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One of My Sons By Anna Katharine Green Characters: 5408

Updated: 2017-12-06 00:02

hile waiting for this young lady, I surveyed the three Gillespies with a more critical attention than I had hitherto had the opportunity of giving them. As a result, George struck me as being the most candid, Leighton the most intellectual, and Alfred the most turbulent and ungovernable in his loves and animosities. All were under the same mental tension and in all I beheld evidence of deep humiliation and distrust, but this similarity of feeling did not draw them together even outwardly, but rather seemed to provoke a self-concentration which kept them widely apart. As I looked longer, Leighton impressed himself upon me as an interesting study-possibly because he was difficult to understand; Alfred as a good lover but dangerous hater; and George as the best of good fellows when his rights were not assailed or his kindly disposition imposed upon. None of them seemed to take any interest in me. To them I was simply a connecting link between their dead father and the letter I held in charge for Miss Meredith.

Meanwhile the coroner showed but one anxiety, and that was for the lady's speedy appearance and the consequent reading of the letter upon which all minds were fixed.

She came sooner than we expected. As her soft footfall descended the stairs a visible change took place in us all. Drooping figures started erect and furrowed brows grew smooth. Some of us even assumed that appearance of reserve which men unconsciously take on when their deeper feelings are stirred. Only Leighton acted in a perfectly natural manner; consequently it was in his direction her frightened glances flew when she realised that she had been summoned for some definite purpose.

"I don't know what more you can want of me to-night," she protested in a tone little short of a frightened gasp. "I am hardly fit to talk. But the doctor said I must come down. Why couldn't you have left me with Claire?"

"Because, dear Hope, this gentleman you see here, and who, as you know, was with my father when he died, says he has a letter, or some communication from your uncle, which he is sure was meant for your eye only. Do you think my father would be likely to leave you such a message? Have you any reason for expecting his last thoughts would be for you, rather than for his sons? Answer; we are quite prepared to hear you say Yes."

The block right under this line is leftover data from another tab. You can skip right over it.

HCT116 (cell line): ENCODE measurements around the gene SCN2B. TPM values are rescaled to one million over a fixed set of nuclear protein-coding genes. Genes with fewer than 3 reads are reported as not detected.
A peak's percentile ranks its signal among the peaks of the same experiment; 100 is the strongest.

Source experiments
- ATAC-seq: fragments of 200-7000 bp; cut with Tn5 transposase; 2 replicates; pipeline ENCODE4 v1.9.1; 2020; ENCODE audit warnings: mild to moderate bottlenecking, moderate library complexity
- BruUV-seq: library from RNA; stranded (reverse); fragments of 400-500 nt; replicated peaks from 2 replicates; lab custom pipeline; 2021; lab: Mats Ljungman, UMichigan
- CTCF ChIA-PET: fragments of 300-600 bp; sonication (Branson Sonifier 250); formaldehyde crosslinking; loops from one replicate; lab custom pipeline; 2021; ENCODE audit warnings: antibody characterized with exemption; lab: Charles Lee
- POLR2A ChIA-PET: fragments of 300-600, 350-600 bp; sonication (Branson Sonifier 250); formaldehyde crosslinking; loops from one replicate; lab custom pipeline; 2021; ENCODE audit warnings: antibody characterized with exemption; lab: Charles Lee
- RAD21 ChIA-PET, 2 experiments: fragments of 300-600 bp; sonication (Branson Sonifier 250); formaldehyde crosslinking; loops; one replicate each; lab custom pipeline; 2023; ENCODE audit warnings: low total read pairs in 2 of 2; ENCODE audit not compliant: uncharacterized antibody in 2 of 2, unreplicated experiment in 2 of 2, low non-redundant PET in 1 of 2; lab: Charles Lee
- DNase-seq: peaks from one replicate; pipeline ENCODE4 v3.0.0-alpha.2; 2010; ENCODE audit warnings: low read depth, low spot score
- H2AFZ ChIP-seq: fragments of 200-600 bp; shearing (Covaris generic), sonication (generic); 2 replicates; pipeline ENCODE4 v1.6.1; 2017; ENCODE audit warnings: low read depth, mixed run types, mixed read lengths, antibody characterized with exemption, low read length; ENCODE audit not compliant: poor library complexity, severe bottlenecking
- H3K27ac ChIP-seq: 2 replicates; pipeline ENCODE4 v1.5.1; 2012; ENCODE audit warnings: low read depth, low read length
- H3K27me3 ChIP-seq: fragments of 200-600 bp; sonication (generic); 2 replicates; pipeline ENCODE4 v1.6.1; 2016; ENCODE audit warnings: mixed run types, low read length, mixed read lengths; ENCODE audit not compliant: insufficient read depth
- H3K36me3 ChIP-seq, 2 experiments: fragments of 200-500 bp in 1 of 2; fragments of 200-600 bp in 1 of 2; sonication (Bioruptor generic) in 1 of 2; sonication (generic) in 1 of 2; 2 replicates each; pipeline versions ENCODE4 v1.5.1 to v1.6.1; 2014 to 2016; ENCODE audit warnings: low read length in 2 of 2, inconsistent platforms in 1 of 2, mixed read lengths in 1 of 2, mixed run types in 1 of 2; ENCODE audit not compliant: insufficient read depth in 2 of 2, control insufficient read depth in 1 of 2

She had been trying to steady herself without laying hold of his arm. But she found this impossible. With an expression of deepest anguish she caught at his wrist, and then facing us, murmured in failing tones:

"He might. I have helped him lately a great deal with his letter-writing. Must I read it here?"

In this last question and her manner of uttering

it there was an appeal which almost took the form of prayer. But it failed to produce any effect upon the coroner, favourably as he seemed disposed to regard her. With some bluntness, I had almost said harshness, he answered her with a peremptory:

"Yes, miss, here."

She was not prepared for this refusal, and her eyes, full of entreaty, flashed from one face to another till they settled again on the coroner.

"I cannot," she protested. "Spare me! I do not seem to have full use of my faculties. My head swims-I cannot see-let me take it to the light over there-I am a nervous girl."

She had gradually drawn herself away from Leighton. The envelope which had been given her was trembling in her hand, and her eyes, wandering from George to Alfred, seemed to pray for some encouragement they were powerless to give. "I ought to be allowed the right to read the last words of one so dearly loved without feeling myself under the eyes of-of strangers," she finally declared with a certain pitiful access of hauteur certainly not natural to one of her manifestly generous temperament.

Was the shaft meant for me? I did not think so, but, in recognition of the hint conveyed, I stepped back and had almost reached the door when I heard the coroner say:

"If the words you find there have reference solely to your own interests, Miss Meredith, you will be allowed to read them in privacy. But if they refer in any way to the interests of the man who wrote it, you will yourself desire to read his words aloud, as the manner and meaning of his death is a mystery which you as well as all the other members of his household must desire to see immediately cleared up."

"Open it!" she cried, thrusting it into the hands of the physician, who by this time had rejoined the group. "And may God--"

She did not finish. The sacred name seemed to act as a restraint upon the passion in whose cause it had been invoked. With her back to them all she waited for the doctor to read the lines to which she seemed to attach so apprehensive an interest.

It was impossible for me to leave at a moment so critical. Watching the doctor, I saw him draw out the paper I had so carefully enclosed in an envelope, and after looking at it, turn it over and over in such astonishment and perplexity that we all caught the alarm and crowded about him for explanation. Alas, it was a simple one! The paper concerning which I had endured so many qualms of conscience, and from the reading of which the young girl had shrunk with every appearance of intolerable dread, proved upon opening it to be an absolutely blank one.

There was not upon its smooth surface so much as the faintest trace of words.

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